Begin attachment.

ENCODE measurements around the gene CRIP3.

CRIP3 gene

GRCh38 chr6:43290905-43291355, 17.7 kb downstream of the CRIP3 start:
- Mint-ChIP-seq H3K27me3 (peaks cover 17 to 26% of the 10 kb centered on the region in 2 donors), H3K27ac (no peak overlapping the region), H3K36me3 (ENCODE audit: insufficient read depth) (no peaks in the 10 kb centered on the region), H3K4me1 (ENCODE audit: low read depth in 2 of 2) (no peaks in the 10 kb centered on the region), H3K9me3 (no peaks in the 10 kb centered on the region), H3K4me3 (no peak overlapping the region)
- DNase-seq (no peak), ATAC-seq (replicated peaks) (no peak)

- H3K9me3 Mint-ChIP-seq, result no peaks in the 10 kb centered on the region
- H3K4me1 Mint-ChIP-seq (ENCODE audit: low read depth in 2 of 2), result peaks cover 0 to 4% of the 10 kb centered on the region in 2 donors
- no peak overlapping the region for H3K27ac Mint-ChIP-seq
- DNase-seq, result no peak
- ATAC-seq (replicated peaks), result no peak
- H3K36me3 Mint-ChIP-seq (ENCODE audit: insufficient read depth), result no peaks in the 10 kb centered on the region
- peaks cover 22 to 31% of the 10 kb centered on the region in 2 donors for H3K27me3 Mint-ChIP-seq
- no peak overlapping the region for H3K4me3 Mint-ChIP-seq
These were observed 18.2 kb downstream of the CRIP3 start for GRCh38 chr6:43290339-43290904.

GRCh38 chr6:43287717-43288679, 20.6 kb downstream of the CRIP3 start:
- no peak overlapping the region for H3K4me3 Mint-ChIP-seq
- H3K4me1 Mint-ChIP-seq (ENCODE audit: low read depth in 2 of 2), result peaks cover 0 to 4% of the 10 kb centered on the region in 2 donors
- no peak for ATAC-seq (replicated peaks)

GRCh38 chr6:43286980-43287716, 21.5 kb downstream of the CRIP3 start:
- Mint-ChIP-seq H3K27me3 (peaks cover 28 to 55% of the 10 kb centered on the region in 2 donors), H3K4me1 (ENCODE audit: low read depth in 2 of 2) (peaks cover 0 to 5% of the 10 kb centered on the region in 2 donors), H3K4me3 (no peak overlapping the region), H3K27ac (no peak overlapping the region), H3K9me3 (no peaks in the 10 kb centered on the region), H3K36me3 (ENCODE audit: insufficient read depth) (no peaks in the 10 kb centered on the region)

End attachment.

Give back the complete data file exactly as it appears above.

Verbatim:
ENCODE measurements around the gene CRIP3.

CRIP3 gene

GRCh38 chr6:43290905-43291355, 17.7 kb downstream of the CRIP3 start:
- Mint-ChIP-seq H3K27me3 (peaks cover 17 to 26% of the 10 kb centered on the region in 2 donors), H3K27ac (no peak overlapping the region), H3K36me3 (ENCODE audit: insufficient read depth) (no peaks in the 10 kb centered on the region), H3K4me1 (ENCODE audit: low read depth in 2 of 2) (no peaks in the 10 kb centered on the region), H3K9me3 (no peaks in the 10 kb centered on the region), H3K4me3 (no peak overlapping the region)
- DNase-seq (no peak), ATAC-seq (replicated peaks) (no peak)

- H3K9me3 Mint-ChIP-seq, result no peaks in the 10 kb centered on the region
- H3K4me1 Mint-ChIP-seq (ENCODE audit: low read depth in 2 of 2), result peaks cover 0 to 4% of the 10 kb centered on the region in 2 donors
- no peak overlapping the region for H3K27ac Mint-ChIP-seq
- DNase-seq, result no peak
- ATAC-seq (replicated peaks), result no peak
- H3K36me3 Mint-ChIP-seq (ENCODE audit: insufficient read depth), result no peaks in the 10 kb centered on the region
- peaks cover 22 to 31% of the 10 kb centered on the region in 2 donors for H3K27me3 Mint-ChIP-seq
- no peak overlapping the region for H3K4me3 Mint-ChIP-seq
These were observed 18.2 kb downstream of the CRIP3 start for GRCh38 chr6:43290339-43290904.

GRCh38 chr6:43287717-43288679, 20.6 kb downstream of the CRIP3 start:
- no peak overlapping the region for H3K4me3 Mint-ChIP-seq
- H3K4me1 Mint-ChIP-seq (ENCODE audit: low read depth in 2 of 2), result peaks cover 0 to 4% of the 10 kb centered on the region in 2 donors
- no peak for ATAC-seq (replicated peaks)

GRCh38 chr6:43286980-43287716, 21.5 kb downstream of the CRIP3 start:
- Mint-ChIP-seq H3K27me3 (peaks cover 28 to 55% of the 10 kb centered on the region in 2 donors), H3K4me1 (ENCODE audit: low read depth in 2 of 2) (peaks cover 0 to 5% of the 10 kb centered on the region in 2 donors), H3K4me3 (no peak overlapping the region), H3K27ac (no peak overlapping the region), H3K9me3 (no peaks in the 10 kb centered on the region), H3K36me3 (ENCODE audit: insufficient read depth) (no peaks in the 10 kb centered on the region)